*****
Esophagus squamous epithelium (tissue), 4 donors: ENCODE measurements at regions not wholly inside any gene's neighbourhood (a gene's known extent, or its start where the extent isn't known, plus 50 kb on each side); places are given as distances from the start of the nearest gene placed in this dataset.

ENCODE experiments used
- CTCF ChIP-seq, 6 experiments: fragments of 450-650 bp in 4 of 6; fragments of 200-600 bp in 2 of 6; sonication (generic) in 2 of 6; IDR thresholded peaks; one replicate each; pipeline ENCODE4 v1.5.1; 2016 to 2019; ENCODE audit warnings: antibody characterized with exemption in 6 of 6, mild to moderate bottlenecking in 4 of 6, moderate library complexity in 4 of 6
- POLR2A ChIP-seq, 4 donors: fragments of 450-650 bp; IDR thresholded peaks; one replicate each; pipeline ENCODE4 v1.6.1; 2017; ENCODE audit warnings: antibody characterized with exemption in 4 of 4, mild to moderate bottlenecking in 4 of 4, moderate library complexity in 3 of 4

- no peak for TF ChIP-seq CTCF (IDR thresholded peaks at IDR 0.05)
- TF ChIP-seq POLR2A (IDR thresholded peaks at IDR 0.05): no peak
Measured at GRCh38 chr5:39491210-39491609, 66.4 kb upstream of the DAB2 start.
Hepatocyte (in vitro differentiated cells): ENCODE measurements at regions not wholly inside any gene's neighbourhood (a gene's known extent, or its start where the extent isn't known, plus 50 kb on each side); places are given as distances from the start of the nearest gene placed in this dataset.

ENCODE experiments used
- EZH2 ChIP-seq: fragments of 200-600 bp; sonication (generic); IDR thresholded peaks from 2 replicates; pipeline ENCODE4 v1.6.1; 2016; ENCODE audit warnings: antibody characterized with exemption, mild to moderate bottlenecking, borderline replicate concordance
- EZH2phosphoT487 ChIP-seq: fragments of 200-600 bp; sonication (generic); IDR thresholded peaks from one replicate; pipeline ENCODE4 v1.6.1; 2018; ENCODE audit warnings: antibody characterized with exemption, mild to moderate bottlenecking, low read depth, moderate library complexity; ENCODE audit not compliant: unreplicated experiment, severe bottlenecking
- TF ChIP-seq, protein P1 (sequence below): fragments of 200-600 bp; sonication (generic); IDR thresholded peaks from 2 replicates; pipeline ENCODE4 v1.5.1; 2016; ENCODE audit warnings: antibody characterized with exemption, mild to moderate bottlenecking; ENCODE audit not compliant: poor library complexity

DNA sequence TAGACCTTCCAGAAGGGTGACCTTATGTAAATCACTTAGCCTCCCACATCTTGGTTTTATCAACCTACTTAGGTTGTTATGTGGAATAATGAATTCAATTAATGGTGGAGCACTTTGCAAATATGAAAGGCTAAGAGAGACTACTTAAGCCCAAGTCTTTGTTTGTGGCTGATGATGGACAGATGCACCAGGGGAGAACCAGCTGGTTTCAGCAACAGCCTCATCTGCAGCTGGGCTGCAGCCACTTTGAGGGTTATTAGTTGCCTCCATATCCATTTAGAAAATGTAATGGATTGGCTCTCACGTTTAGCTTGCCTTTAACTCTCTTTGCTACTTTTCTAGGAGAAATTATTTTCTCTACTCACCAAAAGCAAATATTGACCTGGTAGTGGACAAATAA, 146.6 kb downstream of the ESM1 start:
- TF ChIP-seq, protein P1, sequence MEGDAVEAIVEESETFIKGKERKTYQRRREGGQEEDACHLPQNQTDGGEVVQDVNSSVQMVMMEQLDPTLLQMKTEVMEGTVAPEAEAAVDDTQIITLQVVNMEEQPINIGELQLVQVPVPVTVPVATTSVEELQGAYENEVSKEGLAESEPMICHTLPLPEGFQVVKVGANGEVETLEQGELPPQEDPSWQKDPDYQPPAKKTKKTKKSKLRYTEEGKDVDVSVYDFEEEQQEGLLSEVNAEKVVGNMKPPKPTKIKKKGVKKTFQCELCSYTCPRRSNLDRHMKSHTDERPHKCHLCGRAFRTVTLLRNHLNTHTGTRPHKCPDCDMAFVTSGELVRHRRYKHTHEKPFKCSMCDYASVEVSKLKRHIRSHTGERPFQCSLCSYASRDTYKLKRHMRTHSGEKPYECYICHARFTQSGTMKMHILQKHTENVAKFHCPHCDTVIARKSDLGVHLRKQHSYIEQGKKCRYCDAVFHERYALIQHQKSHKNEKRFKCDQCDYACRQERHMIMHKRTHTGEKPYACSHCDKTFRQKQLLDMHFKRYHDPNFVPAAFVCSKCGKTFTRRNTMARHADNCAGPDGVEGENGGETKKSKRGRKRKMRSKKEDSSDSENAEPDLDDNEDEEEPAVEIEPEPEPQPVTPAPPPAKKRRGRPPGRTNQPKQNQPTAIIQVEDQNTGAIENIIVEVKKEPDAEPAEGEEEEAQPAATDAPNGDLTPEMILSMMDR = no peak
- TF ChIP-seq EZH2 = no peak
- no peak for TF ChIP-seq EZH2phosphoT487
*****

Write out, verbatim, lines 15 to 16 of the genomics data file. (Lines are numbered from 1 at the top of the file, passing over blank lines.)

- TF ChIP-seq EZH2 = no peak
- no peak for TF ChIP-seq EZH2phosphoT487